Last year, K-12 teachers in the Holyoke, Massachusetts school district were told to try a new tactic to improve test scores: posting “data walls” in their classrooms. The walls list students by name and rank them by their scores on standardized tests. This, they say administrators told them, would motivate children to try harder on those tests.
Teachers did so, many unwillingly. Agustin Morales, an English teacher at Maurice A. Donahue Elementary School in Holyoke felt pressure to comply, but finds the data walls cruel. One of his top students did poorly on a standardized test in November and found her name at the bottom of the data wall. Afterward, in a writing assignment for class, she “wrote about how sad she was, how depressed she was because she’d scored negatively on it, she felt stupid.”
“So why do I hate data walls?” he continued. “Because of how she felt that day. She felt worthless. She felt like she wasn’t as good as other people.”
Well, YEAH. I think that was kind of the point.
We forget how serious kids are, how much they take in and how much they remember. We assume, I think, that they’re not people just because occasionally they throw tantrums over stupid shit. And plenty of so-called adults, I think, conveniently forget what it was like being that age, when everything is out of your control and nothing makes any damn sense at all.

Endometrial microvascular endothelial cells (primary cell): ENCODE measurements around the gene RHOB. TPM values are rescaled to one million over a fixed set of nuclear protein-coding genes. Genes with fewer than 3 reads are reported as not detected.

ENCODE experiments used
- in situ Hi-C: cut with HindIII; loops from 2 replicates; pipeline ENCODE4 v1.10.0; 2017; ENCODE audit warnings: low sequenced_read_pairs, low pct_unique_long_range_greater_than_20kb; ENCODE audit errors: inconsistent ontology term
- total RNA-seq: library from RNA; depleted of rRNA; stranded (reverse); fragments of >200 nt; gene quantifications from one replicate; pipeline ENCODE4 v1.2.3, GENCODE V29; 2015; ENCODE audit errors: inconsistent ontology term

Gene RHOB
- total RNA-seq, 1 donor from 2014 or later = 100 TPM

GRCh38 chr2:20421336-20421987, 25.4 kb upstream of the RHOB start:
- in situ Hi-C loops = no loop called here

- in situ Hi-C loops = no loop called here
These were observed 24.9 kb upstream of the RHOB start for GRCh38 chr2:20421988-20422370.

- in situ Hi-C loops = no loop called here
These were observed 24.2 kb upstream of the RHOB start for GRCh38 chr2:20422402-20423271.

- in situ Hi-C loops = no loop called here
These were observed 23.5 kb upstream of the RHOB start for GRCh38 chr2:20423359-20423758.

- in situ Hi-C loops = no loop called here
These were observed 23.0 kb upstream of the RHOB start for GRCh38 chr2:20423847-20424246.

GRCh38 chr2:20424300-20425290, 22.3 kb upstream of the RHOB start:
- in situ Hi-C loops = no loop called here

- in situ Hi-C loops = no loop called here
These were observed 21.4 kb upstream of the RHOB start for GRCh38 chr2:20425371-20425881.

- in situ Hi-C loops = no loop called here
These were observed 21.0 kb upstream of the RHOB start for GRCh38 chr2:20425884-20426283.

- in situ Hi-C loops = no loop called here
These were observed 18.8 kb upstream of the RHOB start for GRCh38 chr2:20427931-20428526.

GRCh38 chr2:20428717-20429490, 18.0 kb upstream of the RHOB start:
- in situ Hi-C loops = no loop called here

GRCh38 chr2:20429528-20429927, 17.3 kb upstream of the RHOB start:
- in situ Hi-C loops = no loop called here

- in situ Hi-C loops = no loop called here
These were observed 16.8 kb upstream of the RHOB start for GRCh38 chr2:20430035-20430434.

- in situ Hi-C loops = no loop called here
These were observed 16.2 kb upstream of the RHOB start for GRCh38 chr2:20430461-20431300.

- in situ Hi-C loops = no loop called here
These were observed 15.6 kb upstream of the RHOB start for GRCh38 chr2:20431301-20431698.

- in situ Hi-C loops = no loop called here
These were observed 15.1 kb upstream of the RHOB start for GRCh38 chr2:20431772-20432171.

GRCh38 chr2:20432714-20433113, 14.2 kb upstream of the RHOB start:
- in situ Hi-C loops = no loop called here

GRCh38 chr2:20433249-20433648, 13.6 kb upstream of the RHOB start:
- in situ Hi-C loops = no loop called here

Let’s assume the intent truly was to motivate. Not everyone is motivated by the same tactics. One kid might get good and pissed off and be determined to make it to the top of that wall. Another will want to crawl in a hole and die. I can tell you, having been an elementary school kid once upon a time, I’d have been the latter, and I was pretty good at school. There would have been a lot of convenient stomachaches and “fevers.”
However, it’s hard to give administrators even that much of the benefit of the doubt when they act like total assholes upon being called on their crap:
In Holyoke, teachers and parents flooded a school committee meeting (the equivalent of a school board) on February 3 to protest the use of the walls. Paula Burke, the parent of a third-grader at Donahue, called them “public humiliation” for children. But the teachers in attendance were surprised to hear Superintendent Sergio Paez, whom they say directed them to start using the walls, blame teachers for putting the names up. Arguing that he never intended the boards to be public, Paez said during the meeting, “I’m asking teachers to do hundreds of things, but I’m not asking them to humiliate kids… It’s not whatsoever a directive from this administration to do this.”
In response to his comments, the teachers released copies of a PowerPoint presentation given to teachers and paraprofessionals for kindergarten (yes, kindergarten) through third grade at Kelly Elementary School in Holyoke on October 11, 2013—at which Superintendent Paez delivered the welcoming remarks. The slides, provided to In These Times by teacher activists, clearly shows sample data walls with students’ first names and in some cases, last initials.
Whoops. Never put it in writing if you intend to lie about it later, morons.